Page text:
Curiously the number of refugees from Syria were greater in last two years than Iraqi refugees throughout the whole of the Iraqi occupation. I suspect the presence of American forces has a great deal to do with that. While conditions on the street mean that women have to adopt Islamic dress codes, the violence is no longer happening behind closed doors as it was under the Hussein regime and most excitingly, since the occupation ownership of mobile phones has skyrocketed. That is the bedrock liberty and I think that is the most significant metric of all.
Many cite the incursion of ISIS as evidence that the big project has failed. Not necessarily. This is the first real test as to whether there is the political and democratic will to reclaim their territory and assert their sovereignty. What we are seeing in ISIS is the Croydon looting writ large, and it is a loose coalition of tribes that will soon fracture as they begin to divide the spoils. It's little more than a rolling bank heist, and if the post-Saddam Iraqi government cannot fight and win this, then it was never going to survive as a nation with or without US intervention, and some would say it doesn't deserve to and shouldn't anyway. I hope it can and I believe it might.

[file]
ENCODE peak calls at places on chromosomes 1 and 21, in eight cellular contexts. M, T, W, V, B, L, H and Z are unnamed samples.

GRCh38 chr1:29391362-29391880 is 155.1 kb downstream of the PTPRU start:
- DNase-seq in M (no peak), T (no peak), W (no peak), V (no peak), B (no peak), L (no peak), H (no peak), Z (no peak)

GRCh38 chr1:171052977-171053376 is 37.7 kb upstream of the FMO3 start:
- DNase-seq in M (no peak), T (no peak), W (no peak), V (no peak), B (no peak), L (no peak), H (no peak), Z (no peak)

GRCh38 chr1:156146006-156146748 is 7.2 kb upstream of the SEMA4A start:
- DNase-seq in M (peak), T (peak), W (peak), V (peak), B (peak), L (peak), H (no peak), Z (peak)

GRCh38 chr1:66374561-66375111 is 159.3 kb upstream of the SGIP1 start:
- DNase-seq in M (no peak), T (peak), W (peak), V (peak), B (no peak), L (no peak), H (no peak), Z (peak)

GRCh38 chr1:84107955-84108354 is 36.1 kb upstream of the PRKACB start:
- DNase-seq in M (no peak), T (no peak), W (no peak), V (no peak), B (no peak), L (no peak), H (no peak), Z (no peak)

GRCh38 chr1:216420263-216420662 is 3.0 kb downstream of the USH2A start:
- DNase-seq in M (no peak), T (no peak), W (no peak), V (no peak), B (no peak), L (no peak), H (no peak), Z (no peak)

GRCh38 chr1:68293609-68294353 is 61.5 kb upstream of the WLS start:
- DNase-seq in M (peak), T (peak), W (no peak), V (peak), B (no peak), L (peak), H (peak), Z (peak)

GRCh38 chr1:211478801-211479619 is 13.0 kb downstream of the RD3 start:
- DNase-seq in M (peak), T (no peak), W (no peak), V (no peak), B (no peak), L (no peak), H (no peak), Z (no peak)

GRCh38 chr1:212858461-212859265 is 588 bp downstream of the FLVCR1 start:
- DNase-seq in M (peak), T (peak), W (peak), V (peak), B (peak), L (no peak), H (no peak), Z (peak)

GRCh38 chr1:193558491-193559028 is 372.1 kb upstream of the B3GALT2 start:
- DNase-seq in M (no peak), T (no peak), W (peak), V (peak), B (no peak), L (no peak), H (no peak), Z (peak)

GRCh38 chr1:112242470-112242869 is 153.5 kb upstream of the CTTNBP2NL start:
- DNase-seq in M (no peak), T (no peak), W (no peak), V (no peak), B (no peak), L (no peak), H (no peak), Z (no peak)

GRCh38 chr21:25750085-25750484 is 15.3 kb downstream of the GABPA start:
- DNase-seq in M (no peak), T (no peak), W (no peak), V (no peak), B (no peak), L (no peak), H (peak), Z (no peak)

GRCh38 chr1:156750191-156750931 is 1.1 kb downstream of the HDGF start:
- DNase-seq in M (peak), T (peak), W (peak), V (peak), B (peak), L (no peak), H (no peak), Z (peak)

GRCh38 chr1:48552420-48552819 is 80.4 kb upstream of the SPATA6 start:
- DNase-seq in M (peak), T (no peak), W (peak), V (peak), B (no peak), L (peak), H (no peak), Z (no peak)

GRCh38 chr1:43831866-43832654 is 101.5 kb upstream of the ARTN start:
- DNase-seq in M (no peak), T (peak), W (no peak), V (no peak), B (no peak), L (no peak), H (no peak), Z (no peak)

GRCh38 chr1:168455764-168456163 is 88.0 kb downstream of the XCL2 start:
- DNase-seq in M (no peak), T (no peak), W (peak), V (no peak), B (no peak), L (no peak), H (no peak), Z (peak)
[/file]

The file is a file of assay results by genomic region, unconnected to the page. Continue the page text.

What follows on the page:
Moreover, regional factionalism was always going to mean cross border incursions into Iraq from Syria, with or without the US invasion, and had it been so, would it even have been newsworthy? Would it have been reported? It goes with the territory and wars like that in Syria often spill out. The big surprise to me is that it hasn't engulfed Lebanon.
The question for the West was whether whether a mass uprising resulting in a bloodbath in Iraq (worse than what we saw), and whether an all out civil war in the region (without the presence of US forces) was in the Wests interests. Arguably it was not. And I can think of several good reasons why it wasn't. We are talking about a regime that has fired Scud missiles on Israel.